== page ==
Industry Spotlight: Medical Application of Aspiration Vacuum Control
A surgical equipment manufacturer asked us to craft a product that would help physicians maintain consistent vacuum control during surgical procedures such as liposuction. Existing vacuum pressure controllers could not maintain consistent pressure, resulting in a build-up of vacuum pressure during a blockage of the cannula, resulting in a stall of vacuum, followed by an increase in vacuum pressure after the blockage was removed.
An enthusiastic team of engineers began the iterative process of determining the customer’s exact usage context so that the solution would be practical, effective and safe. This required collaboration with the manufacturer to verify the required flow rate for the liposuction medical procedure and the vacuum range of interest, which was determined by the cannula orifice-size (.062-.300) and a pump that yielded a 6.8 CFM (cubic feet per minute) of air flow through the system.
The DigiVac team determined that the desired pressure based on the medical procedural needs was anything from 0 to 29.9 inches of Hg (Mercury) with the performance optimized in the 15 inches of Hg range.
During the design process, the manufacturer requested an additional desired feature set that included the need to maintain vacuum pressure:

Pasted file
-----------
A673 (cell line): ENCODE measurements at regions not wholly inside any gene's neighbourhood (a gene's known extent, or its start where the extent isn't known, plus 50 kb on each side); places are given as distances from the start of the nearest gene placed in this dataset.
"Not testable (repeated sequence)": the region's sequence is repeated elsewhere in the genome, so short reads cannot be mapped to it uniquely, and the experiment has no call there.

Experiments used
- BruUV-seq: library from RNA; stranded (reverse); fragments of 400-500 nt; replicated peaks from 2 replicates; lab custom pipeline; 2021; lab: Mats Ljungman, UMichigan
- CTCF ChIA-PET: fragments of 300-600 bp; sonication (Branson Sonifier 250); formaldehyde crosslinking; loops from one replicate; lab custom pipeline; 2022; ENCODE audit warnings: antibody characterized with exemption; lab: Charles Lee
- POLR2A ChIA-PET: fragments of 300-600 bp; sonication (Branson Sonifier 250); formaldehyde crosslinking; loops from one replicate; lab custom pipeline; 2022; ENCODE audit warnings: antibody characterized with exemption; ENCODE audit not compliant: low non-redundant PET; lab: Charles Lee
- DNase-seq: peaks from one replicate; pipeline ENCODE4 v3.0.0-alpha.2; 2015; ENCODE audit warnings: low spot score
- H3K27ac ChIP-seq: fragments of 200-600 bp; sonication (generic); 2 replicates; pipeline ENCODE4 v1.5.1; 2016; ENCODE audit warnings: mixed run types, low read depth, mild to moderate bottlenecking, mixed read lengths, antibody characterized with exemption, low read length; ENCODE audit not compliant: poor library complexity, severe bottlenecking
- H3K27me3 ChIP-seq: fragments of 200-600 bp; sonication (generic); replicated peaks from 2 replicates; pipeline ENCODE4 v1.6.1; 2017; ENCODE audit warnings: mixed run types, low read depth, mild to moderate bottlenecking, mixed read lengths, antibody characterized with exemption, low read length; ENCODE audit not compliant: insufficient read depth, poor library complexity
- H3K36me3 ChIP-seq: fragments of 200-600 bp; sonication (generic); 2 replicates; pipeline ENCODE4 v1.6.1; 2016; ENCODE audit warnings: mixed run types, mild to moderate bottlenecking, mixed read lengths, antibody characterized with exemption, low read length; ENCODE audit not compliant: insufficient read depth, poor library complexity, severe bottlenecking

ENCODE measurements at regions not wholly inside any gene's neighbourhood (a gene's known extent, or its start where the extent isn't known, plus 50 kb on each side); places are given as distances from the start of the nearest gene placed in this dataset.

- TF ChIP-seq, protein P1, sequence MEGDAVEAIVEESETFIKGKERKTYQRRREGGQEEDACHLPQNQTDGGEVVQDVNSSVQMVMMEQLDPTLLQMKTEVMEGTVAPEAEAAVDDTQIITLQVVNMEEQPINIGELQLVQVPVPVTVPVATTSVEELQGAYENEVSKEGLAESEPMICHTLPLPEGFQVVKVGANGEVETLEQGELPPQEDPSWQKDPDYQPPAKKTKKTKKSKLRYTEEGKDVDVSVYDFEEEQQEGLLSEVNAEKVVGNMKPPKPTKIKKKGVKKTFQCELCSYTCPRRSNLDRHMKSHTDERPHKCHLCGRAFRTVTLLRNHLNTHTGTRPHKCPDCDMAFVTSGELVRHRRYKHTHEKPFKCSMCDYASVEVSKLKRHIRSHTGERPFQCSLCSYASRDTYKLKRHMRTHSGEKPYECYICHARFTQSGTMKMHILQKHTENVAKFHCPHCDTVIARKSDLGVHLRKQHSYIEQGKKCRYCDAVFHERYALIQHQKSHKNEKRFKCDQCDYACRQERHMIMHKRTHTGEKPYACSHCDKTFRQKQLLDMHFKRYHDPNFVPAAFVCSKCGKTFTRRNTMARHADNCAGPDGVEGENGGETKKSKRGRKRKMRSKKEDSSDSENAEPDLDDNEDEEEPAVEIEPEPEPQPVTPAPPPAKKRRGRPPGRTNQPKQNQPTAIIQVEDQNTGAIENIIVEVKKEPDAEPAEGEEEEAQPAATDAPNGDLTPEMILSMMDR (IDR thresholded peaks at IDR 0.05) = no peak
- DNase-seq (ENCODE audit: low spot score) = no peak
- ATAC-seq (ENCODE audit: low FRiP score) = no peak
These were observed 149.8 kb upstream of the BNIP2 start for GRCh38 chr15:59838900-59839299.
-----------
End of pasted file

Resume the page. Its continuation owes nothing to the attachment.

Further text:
- When Suction Collection Chamber size changed (either 1, 2, or 3 liters)
- With variable chamber volume (fill capacity) up to 85%—effectively made the range of chamber volumes from 0.15 liters (15% of 1 liter volume) to 3 liters
Other variables included a valve/orifice configuration that satisfied the economic parameters determined by the medical device company. Several valve candidates were identified and these were tested in a simulated liposuction procedure using apple sauce (recommended by client) as the substitute for fatty tissue. See aspiration vacuum control video.
The final product design request was for the customer’s need of an aesthetically pleasing as well as quiet system (low Dba). While this might not seem like a necessary feature for many vacuum applications, it is very important for a surgeon (hence our up front emphasis on context and practicality)
The resulting product was a new vacuum regulator: SNAP Controller for Liposuction Procedures.